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'The big thing is I can vote for myself' - Here's what boundary changes mean for some TDs

We’re getting two more TDs and one less constituency.

4/2/2016 General Election Campaigns Starts Posters ahead of the 2016 general election. Source: RollingNews.ie

PORTARLINGTON, CO LAOIS is moving to Kildare while Monasterevin, Co Kildare is moving from Laois/Offaly back to Kildare.

Not really of course.

What we’re referring to are some of the proposed constituency boundary changes that are likely to come into effect ahead of the next general election.

The Constituency Commission Report 2017 was published a fortnight ago and proposed a number of changes based on census data. Not least an increase in TDs from 158 to 160.

This increase in TDs will be spread across a reduction in the actual number of constituencies from 40 to 39.

Some constituents will gain a seat or lose a seat while some boundaries will simply change, meaning some voters will be voting for different TDs that they did last time.

But given that it’s all very technical and local, let’s take a look at some of the biggest changes and to some of the politicians the changes may affect.

Dublin Central

PastedImage-16442 TDs for Dublin Central Source: TheJournal.ie

The constituency of Dublin Central has had many iterations over the years but is now located wholly on the north side of the Liffey and comprises most of the north inner city.

The constituency was a three-seater in the last general election but is now gaining voters from parts of Drumcondra and Glasnevin and will get an extra seat as a result.

That extra seat will mean it returns to the four-seats it has had for most of its recent history. For a long-time the constituency was the demesne of Bertie Ahern who usually brought a second Fianna Fáil TD with him.

Since the fall of Bertie there’s been no Fianna Fáil TD there but the party will certainly have its eye on one now there’s an extra seat.

Not that it’ll be easy though, both Gary Gannon (SocDems) and Christy Burke (Ind) finished ahead of Mary Fitzpatrick (FF) last time out.

Burke, who was previously Lord Mayor of Dublin and was Sinn Féin for most of his political life, says he thinks the areas previously loyal to Bertie are no longer so.

“Drumcondra, Glasnevin used to be Bertie Ahern-land, not so much Fianna Fail-land but Bertie Ahern-land,” Burke says.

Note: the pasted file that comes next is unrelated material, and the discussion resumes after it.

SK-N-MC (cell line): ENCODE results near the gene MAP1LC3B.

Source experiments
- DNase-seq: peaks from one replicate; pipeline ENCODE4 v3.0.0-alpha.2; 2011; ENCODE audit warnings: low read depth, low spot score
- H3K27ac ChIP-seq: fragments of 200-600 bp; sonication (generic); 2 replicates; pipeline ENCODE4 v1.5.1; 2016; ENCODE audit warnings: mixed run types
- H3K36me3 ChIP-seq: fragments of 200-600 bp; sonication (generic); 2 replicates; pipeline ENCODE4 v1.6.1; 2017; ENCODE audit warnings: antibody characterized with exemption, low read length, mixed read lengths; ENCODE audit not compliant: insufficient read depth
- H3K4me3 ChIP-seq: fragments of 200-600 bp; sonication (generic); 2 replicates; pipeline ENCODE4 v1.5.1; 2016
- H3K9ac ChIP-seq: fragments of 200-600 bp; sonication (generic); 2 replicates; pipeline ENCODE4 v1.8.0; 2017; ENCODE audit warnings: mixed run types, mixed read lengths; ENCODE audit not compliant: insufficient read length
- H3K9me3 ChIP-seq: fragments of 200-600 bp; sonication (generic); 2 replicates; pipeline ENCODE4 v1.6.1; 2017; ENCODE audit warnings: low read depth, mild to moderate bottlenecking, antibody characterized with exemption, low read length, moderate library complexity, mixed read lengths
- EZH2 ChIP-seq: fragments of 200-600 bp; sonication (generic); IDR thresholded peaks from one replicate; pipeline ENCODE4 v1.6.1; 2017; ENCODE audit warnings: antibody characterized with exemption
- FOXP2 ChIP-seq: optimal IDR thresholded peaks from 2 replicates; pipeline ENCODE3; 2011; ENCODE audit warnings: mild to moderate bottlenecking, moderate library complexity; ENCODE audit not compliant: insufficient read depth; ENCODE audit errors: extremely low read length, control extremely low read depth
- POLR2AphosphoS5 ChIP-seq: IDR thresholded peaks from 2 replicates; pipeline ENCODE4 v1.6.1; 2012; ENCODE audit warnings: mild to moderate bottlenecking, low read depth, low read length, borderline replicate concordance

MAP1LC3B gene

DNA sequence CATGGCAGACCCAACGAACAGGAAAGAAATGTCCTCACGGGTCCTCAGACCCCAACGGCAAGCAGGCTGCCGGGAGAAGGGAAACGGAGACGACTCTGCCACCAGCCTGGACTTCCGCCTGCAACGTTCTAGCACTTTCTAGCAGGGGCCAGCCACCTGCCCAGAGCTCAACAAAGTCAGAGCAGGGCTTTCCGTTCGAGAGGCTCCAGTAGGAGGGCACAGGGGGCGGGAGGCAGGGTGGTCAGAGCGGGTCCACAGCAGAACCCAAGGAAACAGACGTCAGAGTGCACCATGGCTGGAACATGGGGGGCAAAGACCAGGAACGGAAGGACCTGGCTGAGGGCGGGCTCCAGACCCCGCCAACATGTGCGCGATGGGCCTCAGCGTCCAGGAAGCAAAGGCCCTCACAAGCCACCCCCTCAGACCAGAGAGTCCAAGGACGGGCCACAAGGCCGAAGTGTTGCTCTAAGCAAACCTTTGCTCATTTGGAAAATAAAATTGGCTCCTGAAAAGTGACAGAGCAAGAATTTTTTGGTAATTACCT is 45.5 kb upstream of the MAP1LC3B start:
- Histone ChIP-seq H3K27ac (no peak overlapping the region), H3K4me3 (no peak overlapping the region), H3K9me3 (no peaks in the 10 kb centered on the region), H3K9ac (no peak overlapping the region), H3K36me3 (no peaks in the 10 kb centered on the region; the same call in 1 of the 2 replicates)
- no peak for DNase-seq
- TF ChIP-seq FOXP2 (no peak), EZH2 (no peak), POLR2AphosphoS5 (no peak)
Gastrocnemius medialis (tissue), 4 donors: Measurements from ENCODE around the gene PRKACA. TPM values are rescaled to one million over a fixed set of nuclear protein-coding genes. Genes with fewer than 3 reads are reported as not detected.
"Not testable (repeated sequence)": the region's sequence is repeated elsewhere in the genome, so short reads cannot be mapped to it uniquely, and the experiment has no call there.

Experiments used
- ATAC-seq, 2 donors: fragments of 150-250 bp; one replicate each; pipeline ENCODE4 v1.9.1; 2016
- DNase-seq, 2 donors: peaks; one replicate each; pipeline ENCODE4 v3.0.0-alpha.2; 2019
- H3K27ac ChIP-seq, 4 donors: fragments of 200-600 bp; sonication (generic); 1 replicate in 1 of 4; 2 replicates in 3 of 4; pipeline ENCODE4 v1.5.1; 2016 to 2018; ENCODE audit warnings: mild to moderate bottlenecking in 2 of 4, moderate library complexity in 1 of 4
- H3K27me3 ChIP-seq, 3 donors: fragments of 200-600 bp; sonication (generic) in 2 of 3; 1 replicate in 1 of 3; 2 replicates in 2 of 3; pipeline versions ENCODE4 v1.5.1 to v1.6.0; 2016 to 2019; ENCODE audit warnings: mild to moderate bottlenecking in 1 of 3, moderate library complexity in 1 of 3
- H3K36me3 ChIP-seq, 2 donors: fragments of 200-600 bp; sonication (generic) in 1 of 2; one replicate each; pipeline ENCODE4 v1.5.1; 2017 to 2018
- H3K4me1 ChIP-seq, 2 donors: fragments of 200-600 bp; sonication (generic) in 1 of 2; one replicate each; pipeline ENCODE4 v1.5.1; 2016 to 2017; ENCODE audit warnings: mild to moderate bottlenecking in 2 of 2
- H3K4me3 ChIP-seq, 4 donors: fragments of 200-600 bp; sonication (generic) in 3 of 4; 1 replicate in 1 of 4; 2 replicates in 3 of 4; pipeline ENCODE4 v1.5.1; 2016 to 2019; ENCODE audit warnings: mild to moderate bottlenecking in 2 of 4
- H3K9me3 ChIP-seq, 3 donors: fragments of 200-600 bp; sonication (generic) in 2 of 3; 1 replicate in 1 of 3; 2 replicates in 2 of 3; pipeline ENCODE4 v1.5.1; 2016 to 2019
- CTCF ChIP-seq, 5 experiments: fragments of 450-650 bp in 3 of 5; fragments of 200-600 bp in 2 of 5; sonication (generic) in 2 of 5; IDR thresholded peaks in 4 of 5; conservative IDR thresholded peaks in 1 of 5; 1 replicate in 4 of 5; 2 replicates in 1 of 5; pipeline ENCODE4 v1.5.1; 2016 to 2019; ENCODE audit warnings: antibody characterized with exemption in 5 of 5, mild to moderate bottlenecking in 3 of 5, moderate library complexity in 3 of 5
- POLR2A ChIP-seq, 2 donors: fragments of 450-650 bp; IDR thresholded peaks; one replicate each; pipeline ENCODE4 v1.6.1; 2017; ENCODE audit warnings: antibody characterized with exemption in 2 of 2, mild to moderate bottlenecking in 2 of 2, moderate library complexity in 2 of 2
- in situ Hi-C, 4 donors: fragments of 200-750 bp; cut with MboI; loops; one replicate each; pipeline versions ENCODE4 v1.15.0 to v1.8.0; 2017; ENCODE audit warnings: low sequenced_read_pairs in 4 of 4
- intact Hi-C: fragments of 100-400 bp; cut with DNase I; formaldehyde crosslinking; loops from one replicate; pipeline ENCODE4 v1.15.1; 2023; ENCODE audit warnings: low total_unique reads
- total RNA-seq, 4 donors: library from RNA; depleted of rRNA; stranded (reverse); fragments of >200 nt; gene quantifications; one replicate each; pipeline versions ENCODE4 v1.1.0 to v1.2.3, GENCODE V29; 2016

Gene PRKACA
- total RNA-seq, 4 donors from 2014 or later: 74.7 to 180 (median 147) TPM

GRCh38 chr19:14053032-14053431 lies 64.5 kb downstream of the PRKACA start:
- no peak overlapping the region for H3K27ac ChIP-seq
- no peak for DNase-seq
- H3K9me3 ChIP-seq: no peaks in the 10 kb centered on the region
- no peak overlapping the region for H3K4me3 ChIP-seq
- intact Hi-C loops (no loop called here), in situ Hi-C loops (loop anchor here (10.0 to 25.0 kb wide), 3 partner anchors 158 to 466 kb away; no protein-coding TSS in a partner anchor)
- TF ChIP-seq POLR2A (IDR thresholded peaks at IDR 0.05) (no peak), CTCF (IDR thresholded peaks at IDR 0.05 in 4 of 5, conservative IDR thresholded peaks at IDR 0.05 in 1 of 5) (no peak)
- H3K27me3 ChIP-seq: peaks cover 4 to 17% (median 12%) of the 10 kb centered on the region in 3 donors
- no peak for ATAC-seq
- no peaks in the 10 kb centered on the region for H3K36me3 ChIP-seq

That’s changed and the attitude of the electorate, especially the younger generation is that they won’t follow suit on the previous generation or that of their parents. It leaves someone in with a chance, maybe not connected with a party.

While there maybe space for someone unconnected to a party, it’s perhaps questionable whether there is space for two.

Elections Results Maureen O'Sullivan with the late Tony Gregory's brother Noel after the 2009 by-election. Source: Mark Stedman/RollingNews.ie

Independent Maureen O’Sullivan has held the seat of her former friend and colleague Tony Gregory since 2009 and she told TheJournal.ie that she will seek to get re-elected in the next general election.

Last time out she beat Gary Gannon by fewer than 300 votes so it’s likely to be another close run thing.

“The mantra from the late Tony Gregory was we don’t mind what anybody else is doing we just get on with our own work,” she says, before adding that the boundary changes are frustrating.

It is unsettling because the areas that would have come back I would have been involved there in 2009 and 2011. So you get to know the issues, you get to know the electorate, they know that you’re their TD.
We lost that at some stage between 2011 and 2016 and now they’re back in. So there’s an unsettling feeling about it, I wish they could be fixed.

IMG_0567 Dublin Central is getting an extra seat and gaining some voters from Dublin North West. Source: Constituency Commission

As Dublin Central gains a seat it also gains some electoral wards from Dublin North West and this could lead to some collateral damage for those in that area.

Chief among them could be Noel Rock TD who took a Fine Gael seat in the DNW for the first time in 24 years.